Moose Mountains Regional Greenways Conservation Action Plan

Click here to open Conservation Action Plan (Briefing Paper Draft 010617 (2))

Current Use Taxation and Its Role in New Hampshire Land Conservation


In 1968, our New Hampshire population was growing, our mostly rural state was giving way to poorly planned subdivisions and strip malls; land values were rising has never before, and increasing property taxes were forcing landowners to sell their lands. Our traditional industries of agriculture and forestry were threatened. A new public policy was sought to preserve our rural character in the face of these pressures. Read More

New Hampshire’s Trees

New Hampshire has a proud heritage in its magnificent “King Pine” trees. Hundreds of years old and awesome in their grandeur and girth, loggers usually leave them alone because they have too many limbs – too many knots – to make prime, continuous board feet. These giants of the forest serve as the parents of future generations of pine which is New Hampshire’s most valuable timber crop. Read More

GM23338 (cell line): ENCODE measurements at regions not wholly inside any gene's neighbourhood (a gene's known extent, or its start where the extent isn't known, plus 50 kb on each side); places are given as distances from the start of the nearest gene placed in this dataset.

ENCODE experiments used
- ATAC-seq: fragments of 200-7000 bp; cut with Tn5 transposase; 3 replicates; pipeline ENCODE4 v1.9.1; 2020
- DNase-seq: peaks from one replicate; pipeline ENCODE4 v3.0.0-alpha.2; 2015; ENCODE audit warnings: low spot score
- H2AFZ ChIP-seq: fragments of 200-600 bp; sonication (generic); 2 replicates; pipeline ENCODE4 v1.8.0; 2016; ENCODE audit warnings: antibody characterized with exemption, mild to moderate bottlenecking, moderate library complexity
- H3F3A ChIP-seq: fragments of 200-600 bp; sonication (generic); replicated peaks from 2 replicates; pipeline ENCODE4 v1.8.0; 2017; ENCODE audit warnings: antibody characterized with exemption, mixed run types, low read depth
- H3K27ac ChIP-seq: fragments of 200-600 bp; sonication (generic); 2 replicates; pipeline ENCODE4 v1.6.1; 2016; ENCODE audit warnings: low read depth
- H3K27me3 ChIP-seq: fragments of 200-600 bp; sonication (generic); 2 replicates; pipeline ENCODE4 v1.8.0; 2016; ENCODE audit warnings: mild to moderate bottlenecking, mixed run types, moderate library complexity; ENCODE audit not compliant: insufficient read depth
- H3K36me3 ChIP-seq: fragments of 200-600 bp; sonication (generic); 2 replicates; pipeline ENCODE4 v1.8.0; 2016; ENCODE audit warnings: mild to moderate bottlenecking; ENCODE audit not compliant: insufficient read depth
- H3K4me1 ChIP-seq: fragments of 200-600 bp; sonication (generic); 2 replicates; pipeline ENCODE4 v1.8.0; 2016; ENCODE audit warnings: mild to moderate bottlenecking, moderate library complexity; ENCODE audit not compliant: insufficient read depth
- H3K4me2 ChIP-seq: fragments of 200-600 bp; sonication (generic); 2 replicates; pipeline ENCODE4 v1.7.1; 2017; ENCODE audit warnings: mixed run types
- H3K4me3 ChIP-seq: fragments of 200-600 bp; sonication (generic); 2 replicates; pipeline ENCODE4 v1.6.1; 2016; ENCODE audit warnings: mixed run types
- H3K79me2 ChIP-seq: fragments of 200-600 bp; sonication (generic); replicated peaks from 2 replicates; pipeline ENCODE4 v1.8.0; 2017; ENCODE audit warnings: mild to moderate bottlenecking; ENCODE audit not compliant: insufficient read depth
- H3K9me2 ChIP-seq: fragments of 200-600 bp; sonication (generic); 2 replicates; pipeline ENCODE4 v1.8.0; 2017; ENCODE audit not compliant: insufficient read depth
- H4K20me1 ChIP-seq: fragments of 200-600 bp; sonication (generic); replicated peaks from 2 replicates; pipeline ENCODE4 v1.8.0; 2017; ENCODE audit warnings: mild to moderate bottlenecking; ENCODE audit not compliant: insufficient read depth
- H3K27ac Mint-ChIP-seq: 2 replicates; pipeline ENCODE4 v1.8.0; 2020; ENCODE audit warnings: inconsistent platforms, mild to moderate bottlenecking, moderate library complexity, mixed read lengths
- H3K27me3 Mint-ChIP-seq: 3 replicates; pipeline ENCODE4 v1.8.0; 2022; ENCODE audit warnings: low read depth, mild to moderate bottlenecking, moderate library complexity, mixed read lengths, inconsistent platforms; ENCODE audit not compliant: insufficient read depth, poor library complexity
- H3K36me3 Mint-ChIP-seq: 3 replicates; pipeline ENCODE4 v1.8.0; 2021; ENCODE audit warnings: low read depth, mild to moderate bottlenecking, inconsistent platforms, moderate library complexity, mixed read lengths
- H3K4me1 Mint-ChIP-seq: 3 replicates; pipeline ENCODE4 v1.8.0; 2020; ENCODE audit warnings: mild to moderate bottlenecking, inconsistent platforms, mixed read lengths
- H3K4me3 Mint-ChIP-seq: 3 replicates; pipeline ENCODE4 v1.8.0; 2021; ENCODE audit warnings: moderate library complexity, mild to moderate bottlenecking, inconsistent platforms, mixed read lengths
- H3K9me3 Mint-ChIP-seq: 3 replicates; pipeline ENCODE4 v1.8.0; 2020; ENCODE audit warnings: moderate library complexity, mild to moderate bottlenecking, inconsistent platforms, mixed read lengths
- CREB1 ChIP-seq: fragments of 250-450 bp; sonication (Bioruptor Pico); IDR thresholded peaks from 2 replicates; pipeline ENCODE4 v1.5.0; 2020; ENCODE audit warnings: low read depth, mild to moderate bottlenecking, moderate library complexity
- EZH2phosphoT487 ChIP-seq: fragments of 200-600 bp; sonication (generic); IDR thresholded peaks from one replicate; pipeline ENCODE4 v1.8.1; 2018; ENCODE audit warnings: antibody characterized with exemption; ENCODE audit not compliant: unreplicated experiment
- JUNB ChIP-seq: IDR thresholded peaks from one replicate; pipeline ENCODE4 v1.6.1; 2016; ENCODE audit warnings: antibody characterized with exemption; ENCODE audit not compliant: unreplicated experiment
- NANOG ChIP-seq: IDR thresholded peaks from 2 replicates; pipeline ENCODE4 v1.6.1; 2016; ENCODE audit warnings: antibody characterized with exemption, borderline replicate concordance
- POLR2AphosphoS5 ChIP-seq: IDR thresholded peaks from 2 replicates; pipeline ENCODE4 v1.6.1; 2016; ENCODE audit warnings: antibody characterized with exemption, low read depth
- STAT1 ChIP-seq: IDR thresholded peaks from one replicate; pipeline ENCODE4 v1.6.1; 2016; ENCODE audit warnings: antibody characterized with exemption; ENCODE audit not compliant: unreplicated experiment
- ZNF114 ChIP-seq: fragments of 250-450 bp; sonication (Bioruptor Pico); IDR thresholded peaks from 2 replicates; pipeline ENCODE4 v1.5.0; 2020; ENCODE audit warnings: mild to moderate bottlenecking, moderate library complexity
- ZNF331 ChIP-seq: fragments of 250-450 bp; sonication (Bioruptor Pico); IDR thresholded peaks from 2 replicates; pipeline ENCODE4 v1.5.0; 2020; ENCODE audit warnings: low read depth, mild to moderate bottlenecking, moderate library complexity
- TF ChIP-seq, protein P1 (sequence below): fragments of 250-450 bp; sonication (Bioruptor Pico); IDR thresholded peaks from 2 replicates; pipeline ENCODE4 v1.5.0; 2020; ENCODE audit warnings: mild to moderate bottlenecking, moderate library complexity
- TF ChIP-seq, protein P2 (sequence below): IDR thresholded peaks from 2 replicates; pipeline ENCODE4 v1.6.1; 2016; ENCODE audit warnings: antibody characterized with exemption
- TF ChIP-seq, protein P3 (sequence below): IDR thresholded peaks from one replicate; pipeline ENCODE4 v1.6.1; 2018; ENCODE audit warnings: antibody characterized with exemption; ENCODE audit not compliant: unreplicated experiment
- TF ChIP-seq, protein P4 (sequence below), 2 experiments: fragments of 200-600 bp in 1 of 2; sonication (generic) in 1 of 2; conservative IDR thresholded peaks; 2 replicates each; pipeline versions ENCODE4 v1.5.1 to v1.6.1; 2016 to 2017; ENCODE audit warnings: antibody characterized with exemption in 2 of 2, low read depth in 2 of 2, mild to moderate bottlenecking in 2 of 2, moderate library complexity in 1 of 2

What is “Rural Character?”

What is rural character? Is it living among woods, rivers, fields, animals and sky? Is it walking down a quiet road embraced by trees and stonewalls? Is it the ability to hunt or fish or snowmobile or hike or cross-country ski in your town? Is it doing business in a quaint, charming structure in a comfortable, walk-able place? Read More

Open Space Is Good Business

At a recent gathering in a MMRG member town, a resident was heard asking, “When are we gong to bring more business into town so we can get more taxes to cover escalating school costs?” This question reveals a misconception that many of us hold about municipal finances, taxes and development. The truth is that towns with more open space on average have lower taxes. Read More